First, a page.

Title: On meeting “the Other”: Cautions and Opportunities
Olaf Zylicz is a professor of psychology at the University of Social and Humanistic Sciences in Warsaw. He internationally researches and teaches in the domains of organizational behavior and moral psychology, including collective guilt and reconciliation. He co-authored with Samuel Oliner "Altruism, Intergroup Apology, Forgiveness, and Reconciliation." Dr. Zylicz is currently involved in the organization of experiential Jewish studies at his university.
As a global society, we experience interactions both online and offline with people who represent diverse ideological contexts and worldviews. From a socio-psychological perspective, these interactions can be beneficial experiences, but can also pose a threat for social and personal cohesion or integrity. Each nation, group, and society can list “the Others” who belong to groups which are perceived as difficult or in opposition. Members of both parties may identify themselves foremost as victims in the relation. The situation becomes psychologically more complicated when “the Others” are mostly of different ideological background (religion, morality, culture, or political system). For “Us” they can be perceived as uneasy, often challenging. However, sometimes individual and group mechanisms maintain the others’ negative image; they can serve as an enemy or a defined oppressor for some sort of “well-being” of another group. Therefore, reconciliation between groups often faces barriers despite peaceful attempts and declarations. Various strategies between groups will be discussed using examples from South America, South Africa, and Eastern Europe. Postulated steps towards inter-group reconciliation will be presented.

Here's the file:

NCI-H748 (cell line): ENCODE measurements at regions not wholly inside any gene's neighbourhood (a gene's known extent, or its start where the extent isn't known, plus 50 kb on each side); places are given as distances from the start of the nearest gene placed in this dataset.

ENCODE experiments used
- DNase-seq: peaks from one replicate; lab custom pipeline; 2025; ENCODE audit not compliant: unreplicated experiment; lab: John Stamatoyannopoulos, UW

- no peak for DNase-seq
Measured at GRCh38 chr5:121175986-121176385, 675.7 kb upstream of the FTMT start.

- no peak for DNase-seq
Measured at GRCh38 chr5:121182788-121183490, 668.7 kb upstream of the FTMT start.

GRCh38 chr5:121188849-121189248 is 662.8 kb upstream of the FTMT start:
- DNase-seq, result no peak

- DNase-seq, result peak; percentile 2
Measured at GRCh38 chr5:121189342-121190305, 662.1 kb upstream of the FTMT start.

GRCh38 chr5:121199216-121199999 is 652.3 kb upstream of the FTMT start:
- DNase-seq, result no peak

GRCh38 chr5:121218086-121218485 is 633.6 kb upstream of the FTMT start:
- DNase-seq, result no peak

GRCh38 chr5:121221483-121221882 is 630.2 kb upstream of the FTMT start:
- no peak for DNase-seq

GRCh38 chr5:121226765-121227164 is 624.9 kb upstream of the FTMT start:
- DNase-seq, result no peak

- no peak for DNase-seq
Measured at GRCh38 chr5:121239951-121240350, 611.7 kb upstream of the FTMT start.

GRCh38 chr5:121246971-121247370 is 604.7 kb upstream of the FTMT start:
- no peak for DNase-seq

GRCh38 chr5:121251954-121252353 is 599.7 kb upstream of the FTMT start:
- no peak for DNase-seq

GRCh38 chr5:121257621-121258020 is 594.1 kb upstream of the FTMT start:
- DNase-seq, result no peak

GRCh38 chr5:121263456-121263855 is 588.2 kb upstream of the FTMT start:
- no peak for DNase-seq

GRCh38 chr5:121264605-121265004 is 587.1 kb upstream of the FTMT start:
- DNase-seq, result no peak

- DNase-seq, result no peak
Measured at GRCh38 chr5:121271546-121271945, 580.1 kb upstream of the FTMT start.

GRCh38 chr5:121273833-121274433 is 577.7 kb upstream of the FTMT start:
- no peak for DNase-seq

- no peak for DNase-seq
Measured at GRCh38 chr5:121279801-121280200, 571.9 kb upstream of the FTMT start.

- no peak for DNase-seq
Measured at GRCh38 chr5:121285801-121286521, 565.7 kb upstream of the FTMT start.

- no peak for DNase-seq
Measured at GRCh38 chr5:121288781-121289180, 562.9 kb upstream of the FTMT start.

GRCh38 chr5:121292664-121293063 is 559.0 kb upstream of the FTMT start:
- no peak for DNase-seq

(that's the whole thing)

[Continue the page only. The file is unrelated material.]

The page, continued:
Workshop — Deliberative Debate in Practice
Workshop Description: Deliberative Debate is a unique approach that can facilitate a resolution to difficult inter-group conflicts or problems. It is based on mutual understanding and respect. The parties involved look for solutions which may satisfy, as much as consensually possible, all the engaged stakeholders. It does so without needing participants to give up their identities or fundamental interests.
This workshop will consist of three elements:
1. An introduction to the history and principles of deliberative debate
2. Participation in a facilitated deliberative debate
3. A joint discussion on the applicability of deliberative debate in real life situations.